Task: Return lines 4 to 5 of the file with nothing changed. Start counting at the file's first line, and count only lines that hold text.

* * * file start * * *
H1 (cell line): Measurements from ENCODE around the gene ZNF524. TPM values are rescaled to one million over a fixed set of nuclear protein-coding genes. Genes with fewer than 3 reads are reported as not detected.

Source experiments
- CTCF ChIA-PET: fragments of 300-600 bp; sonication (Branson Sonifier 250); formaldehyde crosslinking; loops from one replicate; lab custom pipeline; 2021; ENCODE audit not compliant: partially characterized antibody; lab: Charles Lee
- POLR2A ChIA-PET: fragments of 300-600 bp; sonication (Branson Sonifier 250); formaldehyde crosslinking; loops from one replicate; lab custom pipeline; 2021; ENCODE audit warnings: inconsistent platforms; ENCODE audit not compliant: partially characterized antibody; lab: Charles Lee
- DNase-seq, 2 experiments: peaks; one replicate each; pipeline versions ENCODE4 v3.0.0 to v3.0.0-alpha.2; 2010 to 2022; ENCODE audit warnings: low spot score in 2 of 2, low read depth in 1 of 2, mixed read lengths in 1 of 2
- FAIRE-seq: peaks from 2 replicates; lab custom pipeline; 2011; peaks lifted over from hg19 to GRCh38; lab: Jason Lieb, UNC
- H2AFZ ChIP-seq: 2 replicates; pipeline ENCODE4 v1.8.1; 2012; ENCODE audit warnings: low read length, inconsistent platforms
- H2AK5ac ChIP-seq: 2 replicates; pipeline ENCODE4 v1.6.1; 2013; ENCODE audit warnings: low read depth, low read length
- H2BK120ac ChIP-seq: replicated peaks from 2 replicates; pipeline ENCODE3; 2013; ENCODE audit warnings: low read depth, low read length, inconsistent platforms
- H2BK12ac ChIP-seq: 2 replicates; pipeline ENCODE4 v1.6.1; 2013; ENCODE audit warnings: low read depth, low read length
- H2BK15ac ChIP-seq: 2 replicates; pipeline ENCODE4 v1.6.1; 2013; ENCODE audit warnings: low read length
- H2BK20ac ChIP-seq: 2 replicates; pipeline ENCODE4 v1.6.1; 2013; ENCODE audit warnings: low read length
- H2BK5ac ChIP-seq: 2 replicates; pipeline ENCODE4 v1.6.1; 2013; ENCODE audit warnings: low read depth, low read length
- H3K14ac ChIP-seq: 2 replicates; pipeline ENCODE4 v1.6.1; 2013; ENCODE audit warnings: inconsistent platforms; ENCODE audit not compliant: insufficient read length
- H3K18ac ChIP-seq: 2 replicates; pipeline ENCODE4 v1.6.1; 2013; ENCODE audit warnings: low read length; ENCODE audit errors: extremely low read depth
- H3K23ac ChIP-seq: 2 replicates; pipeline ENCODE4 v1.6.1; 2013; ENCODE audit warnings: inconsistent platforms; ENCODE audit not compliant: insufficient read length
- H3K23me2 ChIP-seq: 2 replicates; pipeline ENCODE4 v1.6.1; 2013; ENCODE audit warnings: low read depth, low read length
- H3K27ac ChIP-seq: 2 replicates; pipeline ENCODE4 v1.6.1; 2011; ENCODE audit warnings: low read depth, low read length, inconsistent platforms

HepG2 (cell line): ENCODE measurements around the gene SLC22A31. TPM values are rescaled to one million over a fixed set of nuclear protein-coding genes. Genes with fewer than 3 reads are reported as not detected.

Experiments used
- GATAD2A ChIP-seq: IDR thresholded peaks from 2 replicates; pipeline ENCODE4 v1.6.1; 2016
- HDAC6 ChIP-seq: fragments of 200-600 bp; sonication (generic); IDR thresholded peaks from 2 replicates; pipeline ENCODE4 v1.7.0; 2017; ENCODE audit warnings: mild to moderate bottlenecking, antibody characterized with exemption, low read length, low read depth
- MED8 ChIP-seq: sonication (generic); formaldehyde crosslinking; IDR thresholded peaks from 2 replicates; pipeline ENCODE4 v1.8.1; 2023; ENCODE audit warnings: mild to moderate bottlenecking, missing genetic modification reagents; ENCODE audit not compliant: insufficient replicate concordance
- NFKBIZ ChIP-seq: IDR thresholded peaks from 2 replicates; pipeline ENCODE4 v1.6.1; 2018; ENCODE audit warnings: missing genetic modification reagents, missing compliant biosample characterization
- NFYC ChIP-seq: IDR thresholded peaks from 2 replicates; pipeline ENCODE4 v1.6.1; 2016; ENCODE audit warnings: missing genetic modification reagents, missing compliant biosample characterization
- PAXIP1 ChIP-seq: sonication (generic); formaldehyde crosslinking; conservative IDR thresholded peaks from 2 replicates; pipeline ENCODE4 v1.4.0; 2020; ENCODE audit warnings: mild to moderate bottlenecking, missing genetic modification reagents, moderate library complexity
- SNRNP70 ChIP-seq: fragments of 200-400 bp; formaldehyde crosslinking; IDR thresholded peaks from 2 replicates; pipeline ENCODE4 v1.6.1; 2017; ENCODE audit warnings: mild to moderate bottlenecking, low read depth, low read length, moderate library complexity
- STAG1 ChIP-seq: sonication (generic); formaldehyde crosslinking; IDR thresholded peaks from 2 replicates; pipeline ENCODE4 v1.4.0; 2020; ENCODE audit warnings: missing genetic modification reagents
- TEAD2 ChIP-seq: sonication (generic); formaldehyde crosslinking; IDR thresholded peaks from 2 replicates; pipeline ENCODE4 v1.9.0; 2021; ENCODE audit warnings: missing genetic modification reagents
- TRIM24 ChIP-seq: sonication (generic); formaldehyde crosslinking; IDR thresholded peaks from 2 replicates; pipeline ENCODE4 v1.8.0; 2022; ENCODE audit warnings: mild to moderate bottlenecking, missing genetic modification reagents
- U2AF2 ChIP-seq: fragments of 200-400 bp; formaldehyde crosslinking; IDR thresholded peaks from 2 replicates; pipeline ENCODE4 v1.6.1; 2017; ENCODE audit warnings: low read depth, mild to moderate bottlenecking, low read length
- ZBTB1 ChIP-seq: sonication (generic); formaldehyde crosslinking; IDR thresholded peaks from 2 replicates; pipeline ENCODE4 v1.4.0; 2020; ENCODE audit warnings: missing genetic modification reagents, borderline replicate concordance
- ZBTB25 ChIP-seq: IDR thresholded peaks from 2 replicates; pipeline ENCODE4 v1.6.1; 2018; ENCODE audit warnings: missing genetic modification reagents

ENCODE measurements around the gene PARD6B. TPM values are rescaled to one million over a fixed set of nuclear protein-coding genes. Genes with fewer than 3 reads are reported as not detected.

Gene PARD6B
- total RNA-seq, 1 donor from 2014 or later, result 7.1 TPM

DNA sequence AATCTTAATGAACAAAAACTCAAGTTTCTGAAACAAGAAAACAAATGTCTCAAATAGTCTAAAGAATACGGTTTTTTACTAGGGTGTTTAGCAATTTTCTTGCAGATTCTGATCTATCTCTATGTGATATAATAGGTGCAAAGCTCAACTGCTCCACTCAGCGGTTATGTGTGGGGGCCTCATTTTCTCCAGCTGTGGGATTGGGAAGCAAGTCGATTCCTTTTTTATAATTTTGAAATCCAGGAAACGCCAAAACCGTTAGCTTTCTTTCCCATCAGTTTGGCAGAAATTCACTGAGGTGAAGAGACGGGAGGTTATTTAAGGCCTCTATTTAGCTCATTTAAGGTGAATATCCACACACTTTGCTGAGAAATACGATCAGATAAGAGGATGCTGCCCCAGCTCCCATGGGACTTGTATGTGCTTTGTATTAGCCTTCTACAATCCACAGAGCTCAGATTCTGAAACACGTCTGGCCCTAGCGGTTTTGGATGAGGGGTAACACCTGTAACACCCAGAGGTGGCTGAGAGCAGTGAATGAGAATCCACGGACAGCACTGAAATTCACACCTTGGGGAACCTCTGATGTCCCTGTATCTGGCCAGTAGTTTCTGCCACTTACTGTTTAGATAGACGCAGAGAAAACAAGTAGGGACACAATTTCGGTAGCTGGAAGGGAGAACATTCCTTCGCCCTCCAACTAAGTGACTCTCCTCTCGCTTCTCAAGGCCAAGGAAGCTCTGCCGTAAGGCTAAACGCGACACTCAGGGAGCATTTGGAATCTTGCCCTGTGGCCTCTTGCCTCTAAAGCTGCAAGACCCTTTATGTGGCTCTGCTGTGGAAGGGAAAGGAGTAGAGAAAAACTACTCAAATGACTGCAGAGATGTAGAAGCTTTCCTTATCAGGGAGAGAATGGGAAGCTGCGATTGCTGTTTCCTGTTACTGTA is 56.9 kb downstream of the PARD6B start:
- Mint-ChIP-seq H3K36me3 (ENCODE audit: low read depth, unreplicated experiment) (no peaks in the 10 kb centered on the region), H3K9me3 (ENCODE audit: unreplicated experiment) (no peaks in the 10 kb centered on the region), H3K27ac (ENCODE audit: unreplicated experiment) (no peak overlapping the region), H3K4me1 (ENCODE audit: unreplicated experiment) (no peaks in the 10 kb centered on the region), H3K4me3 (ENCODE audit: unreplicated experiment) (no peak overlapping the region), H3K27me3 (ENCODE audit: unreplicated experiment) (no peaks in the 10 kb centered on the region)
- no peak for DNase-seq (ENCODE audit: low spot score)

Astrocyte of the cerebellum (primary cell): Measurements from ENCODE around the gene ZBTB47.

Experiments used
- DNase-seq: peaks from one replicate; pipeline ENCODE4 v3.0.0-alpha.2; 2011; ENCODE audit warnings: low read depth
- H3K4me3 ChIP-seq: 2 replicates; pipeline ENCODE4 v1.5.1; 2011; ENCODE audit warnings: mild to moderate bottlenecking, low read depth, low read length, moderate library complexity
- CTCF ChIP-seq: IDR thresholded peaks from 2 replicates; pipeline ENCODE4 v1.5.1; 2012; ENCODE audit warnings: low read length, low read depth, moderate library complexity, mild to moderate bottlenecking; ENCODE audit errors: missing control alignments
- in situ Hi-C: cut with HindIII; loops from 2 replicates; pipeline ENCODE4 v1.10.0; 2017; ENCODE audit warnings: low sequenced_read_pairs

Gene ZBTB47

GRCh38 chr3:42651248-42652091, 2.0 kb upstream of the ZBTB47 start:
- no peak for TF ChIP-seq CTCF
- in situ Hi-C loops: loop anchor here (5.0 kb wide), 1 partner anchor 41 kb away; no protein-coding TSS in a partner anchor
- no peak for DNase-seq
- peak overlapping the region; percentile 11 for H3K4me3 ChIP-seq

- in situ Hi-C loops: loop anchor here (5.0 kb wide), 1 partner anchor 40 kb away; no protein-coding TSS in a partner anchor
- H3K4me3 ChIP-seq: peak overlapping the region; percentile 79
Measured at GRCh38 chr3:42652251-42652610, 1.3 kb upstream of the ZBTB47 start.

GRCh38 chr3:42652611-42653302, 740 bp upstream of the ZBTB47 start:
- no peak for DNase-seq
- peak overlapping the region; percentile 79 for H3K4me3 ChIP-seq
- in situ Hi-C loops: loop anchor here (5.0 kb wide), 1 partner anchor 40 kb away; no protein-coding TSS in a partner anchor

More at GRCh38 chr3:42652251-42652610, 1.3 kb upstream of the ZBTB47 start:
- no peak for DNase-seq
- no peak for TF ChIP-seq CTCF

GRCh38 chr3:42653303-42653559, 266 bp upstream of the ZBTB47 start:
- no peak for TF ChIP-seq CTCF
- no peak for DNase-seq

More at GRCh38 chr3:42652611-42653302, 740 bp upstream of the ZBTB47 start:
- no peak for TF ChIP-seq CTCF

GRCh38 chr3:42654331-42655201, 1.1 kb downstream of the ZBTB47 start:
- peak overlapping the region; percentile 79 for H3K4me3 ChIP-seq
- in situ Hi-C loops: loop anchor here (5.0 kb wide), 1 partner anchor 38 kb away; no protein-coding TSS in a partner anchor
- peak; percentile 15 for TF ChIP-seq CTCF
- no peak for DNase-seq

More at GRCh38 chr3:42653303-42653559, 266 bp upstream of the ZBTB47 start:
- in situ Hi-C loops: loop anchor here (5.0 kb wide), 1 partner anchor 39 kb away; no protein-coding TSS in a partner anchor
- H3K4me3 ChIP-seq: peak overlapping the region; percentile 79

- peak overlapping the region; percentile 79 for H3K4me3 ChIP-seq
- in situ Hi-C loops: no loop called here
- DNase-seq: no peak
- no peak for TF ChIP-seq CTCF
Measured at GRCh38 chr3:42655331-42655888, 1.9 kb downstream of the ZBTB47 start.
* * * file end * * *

- POLR2A ChIA-PET: fragments of 300-600 bp; sonication (Branson Sonifier 250); formaldehyde crosslinking; loops from one replicate; lab custom pipeline; 2021; ENCODE audit warnings: inconsistent platforms; ENCODE audit not compliant: partially characterized antibody; lab: Charles Lee
- DNase-seq, 2 experiments: peaks; one replicate each; pipeline versions ENCODE4 v3.0.0 to v3.0.0-alpha.2; 2010 to 2022; ENCODE audit warnings: low spot score in 2 of 2, low read depth in 1 of 2, mixed read lengths in 1 of 2